Bruce Kennedy ~ WeedWorthy ~
Texas-based Republicans Against Marijuana Prohibition (RAMP) is looking to educate fellow GOP members, as well as the party’s leadership and its grassroots activists.
Like it or not, America is ramping up for the 2016 presidential elections. And one of the major issues already prompting a lot of debate by political pundits and others is where the nation stands, and will stand, on the legalization of marijuana.
While there’s been a lot of talk from pro-cannabis activists and other high-profile supporters, a Texas-based organization is working to bring an unexpected group of voters into the dialogue surrounding cannabis legalization.
Republicans Against Marijuana Prohibition (RAMP) says its mission is to help reform the nation’s marijuana laws “by working within the GOP to educate and connect with lawmakers, party leadership, and grassroots activists.”
“We are the voice for all Republicans who oppose the inhumane and unjust practice of imprisoning people for using the cannabis plant,” its web site adds. “We support efforts to bring marijuana out of the black-market and into safe, legal, and regulated use by doctors for compassionate medical care and storefronts for adult recreational use.”
Zoe Russell, RAMP’s assistant executive director, says Americans need to realize that being Republican does not necessarily mean being against cannabis.
“Marijuana prohibition is very much a progressive, big-government policy,” she tells WeedWorthy, “so Republicans should naturally be against marijuana prohibition.”
Headquartered in Houston, Russell says RAMP currently has about 100 members and is focusing most of its efforts within the Lone Star State. But there’s also a North Carolina chapter of RAMP, and the organization is looking to become national.
While most Republicans, as well as most GOP presidential candidates, appear to want to avoid the subject of marijuana legalization altogether, Russell points out some of the surprising events that have taken place recently: with solidly conservative state legislatures in Texas, as well as in Georgia, Tennessee and elsewhere, legalizing the use of specific cannabis oils for some local residents with severe disabilities.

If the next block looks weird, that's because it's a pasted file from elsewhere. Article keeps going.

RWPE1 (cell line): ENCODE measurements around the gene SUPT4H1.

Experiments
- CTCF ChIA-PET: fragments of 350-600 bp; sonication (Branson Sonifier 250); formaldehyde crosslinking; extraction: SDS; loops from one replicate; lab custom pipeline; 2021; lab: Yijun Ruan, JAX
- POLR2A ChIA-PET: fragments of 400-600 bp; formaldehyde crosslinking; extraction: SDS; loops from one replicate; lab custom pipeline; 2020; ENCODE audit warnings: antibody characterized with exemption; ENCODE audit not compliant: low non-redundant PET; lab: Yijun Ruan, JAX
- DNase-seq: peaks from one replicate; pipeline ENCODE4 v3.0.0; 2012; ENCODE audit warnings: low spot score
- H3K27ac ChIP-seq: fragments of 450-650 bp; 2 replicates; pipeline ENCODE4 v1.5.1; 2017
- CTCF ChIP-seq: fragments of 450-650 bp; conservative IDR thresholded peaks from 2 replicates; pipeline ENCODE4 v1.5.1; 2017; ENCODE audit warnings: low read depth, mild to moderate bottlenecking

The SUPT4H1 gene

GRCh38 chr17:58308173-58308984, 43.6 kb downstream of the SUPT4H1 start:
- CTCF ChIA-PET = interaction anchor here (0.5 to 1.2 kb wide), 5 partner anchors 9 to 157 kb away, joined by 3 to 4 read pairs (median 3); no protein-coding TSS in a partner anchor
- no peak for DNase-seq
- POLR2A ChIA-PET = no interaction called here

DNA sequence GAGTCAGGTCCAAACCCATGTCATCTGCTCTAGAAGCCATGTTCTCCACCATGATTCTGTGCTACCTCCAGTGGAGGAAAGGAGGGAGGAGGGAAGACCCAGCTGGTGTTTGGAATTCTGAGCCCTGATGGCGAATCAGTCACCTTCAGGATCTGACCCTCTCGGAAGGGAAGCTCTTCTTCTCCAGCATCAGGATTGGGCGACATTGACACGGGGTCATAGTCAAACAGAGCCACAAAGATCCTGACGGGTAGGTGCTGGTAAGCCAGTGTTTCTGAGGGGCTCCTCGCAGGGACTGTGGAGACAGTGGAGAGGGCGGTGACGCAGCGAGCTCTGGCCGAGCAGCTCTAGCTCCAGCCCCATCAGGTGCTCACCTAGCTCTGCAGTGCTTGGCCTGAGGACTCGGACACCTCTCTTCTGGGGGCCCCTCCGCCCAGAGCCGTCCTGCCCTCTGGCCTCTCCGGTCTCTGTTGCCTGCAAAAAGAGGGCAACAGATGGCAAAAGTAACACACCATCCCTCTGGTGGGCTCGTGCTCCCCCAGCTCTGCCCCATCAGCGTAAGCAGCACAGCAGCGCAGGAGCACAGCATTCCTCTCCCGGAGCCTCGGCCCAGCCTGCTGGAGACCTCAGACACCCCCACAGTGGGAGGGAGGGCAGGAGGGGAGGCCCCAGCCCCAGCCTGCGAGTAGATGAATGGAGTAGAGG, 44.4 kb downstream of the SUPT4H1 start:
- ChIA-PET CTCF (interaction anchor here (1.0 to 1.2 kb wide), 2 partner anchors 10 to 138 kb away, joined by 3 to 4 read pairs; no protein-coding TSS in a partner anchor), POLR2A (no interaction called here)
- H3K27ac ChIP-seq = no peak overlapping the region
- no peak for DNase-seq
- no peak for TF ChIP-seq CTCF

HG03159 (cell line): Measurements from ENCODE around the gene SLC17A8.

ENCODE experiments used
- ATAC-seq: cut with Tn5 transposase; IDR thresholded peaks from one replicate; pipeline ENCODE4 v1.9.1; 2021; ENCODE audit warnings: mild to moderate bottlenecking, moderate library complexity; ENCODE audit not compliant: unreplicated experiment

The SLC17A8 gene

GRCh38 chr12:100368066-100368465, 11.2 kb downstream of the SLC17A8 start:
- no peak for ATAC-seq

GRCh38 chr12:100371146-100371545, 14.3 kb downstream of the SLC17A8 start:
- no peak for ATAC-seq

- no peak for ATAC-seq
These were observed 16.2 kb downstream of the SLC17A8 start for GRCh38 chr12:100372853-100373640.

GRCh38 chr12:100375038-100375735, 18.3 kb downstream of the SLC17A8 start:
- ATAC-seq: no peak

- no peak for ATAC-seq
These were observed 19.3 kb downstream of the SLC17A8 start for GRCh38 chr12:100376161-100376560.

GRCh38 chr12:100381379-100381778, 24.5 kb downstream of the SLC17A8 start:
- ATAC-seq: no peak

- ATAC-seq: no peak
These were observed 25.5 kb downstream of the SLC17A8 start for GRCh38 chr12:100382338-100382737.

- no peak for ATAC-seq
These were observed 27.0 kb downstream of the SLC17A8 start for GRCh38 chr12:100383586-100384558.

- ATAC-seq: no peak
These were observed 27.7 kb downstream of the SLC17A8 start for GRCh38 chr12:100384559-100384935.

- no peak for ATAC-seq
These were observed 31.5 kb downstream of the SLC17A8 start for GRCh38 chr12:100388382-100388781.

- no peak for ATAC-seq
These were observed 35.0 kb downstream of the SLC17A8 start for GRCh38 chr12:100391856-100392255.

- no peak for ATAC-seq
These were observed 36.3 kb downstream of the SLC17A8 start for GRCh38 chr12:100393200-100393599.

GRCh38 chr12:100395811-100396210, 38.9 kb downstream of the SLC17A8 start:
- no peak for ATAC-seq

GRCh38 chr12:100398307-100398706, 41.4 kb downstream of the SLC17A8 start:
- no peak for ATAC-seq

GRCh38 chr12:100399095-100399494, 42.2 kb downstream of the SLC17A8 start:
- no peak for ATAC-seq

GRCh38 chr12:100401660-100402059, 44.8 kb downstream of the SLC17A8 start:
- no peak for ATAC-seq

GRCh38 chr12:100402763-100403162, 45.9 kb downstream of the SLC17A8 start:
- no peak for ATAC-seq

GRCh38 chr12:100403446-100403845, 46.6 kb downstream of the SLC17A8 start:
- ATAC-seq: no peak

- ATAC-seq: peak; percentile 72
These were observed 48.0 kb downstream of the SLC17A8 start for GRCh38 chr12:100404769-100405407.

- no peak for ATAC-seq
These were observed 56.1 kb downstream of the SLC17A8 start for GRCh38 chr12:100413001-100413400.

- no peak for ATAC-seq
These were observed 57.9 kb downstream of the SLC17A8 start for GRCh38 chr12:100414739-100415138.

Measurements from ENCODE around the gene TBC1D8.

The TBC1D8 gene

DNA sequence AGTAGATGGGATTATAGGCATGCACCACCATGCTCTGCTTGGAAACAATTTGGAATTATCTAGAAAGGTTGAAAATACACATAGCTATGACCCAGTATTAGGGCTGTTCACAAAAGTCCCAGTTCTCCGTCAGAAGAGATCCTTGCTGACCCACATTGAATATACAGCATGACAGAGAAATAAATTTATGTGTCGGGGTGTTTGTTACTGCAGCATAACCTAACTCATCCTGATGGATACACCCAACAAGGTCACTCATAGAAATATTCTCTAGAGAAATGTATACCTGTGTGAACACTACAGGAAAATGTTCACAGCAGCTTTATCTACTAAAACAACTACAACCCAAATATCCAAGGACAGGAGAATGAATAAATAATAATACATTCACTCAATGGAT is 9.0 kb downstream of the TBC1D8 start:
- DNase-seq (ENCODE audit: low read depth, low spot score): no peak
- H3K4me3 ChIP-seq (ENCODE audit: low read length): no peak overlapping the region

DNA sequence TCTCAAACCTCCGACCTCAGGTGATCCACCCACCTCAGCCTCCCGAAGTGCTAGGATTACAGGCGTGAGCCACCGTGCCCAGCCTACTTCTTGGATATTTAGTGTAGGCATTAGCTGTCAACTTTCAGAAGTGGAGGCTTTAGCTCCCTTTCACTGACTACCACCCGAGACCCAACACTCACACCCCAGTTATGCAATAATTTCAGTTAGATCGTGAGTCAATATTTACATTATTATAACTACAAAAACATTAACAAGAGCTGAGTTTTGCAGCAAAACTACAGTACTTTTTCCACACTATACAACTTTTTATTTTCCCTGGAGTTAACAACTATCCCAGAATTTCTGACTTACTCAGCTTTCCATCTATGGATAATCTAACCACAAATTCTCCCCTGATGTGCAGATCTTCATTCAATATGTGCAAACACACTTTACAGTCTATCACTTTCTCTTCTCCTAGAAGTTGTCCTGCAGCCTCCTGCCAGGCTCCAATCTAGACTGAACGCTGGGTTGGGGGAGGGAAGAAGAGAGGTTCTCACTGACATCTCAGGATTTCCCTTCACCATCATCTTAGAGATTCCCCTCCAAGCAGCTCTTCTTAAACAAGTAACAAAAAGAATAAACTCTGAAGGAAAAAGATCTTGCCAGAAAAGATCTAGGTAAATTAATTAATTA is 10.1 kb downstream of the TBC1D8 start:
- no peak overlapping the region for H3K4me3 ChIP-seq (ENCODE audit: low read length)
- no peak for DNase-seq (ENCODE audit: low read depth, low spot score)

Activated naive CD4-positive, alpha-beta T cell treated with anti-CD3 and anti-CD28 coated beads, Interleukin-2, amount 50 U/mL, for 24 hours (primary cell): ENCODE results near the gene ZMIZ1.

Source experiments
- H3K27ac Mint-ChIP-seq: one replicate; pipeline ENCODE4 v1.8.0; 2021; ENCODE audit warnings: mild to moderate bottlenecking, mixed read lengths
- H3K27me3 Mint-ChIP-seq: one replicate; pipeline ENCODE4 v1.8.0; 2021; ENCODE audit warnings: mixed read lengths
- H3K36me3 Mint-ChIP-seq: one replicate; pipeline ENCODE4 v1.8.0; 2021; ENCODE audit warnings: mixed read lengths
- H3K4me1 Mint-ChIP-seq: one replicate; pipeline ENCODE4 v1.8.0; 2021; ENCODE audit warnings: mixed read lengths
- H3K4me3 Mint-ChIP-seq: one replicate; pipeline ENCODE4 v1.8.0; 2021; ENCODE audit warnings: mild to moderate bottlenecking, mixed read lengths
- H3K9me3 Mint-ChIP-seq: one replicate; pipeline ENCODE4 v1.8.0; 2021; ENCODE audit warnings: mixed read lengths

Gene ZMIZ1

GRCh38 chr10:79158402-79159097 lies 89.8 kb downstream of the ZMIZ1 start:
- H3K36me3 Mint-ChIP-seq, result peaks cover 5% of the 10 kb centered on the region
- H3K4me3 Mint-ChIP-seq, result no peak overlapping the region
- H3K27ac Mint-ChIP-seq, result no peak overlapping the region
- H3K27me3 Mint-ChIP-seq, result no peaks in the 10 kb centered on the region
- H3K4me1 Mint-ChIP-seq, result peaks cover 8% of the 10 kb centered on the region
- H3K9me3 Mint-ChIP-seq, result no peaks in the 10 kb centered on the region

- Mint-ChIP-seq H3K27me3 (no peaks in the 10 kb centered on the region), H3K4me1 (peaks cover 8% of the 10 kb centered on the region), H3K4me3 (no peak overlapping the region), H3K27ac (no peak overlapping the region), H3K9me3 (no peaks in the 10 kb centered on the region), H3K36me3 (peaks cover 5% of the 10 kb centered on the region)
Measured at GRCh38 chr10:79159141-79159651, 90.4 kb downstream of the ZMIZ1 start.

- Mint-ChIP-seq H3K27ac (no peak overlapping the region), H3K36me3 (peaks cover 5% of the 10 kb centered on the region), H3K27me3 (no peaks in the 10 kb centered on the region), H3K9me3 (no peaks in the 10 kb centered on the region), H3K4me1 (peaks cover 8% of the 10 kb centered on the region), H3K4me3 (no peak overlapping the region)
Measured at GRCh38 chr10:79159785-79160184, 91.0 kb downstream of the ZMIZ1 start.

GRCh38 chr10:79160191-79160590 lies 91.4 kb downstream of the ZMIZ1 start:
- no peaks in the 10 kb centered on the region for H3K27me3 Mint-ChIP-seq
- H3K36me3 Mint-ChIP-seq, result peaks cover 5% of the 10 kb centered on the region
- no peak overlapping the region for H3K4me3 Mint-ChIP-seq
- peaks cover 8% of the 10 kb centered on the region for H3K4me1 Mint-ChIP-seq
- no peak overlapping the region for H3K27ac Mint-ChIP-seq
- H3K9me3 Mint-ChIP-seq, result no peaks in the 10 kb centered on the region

She says the benefits of medical marijuana on certain ailments, such as intractable epilepsy, are obvious. “I think it’s the undeniable science,” she adds, “it’s the undeniable proof of a person’s seizures stopping. I mean, it’s the most compelling thing in the world and there’s no politician that can hold the door on that.”
In terms of its political agenda, Russell says RAMP would support the removal of marijuana as a Schedule One Controlled Substance by the federal government. It also endorses some currently pending Congressional legislation such as the so-called CARERS Act – which would, among other changes, allow legal cannabis businesses access to banks and other financial services.
“Lucky for us, there is good legislation out there that we can just pin-point and request that our congressmen, locally in Texas and our senators (in Washington D.C.), support,” she says. “I have approached Senator Cornyn, I have approached Senator Cruz, I have approached my local Texas congressmen on these types of bills.”
But with most state and federal Republican lawmakers preferring to dance around the issue of cannabis, Russell says RAMP is looking to make sure its message gets heard and digested by Texas voters once the first set of primaries rolls around next year.
“It’s the local, state primaries that are the hold-up in my state-wide races…this far-right constituency that … has a lot of control over the primary process,” she notes.  “There are constituents that just really are opposed to marijuana and they just happen to be powerful, special interest type of constituents.  But if you look at the general public, the general public is supporting marijuana policy reform.”
There’s also the fact that marijuana legalization is a very personal and all-encompassing issue for many people. Along with medical needs, there are concerns about the best use of law enforcement – as well as what Russell calls the “my kid almost got arrested and could have had a criminal record” issue.
“I mean you can come at it from so many different angles,” she adds. “And my main thing is that prohibition doesn’t even work. “

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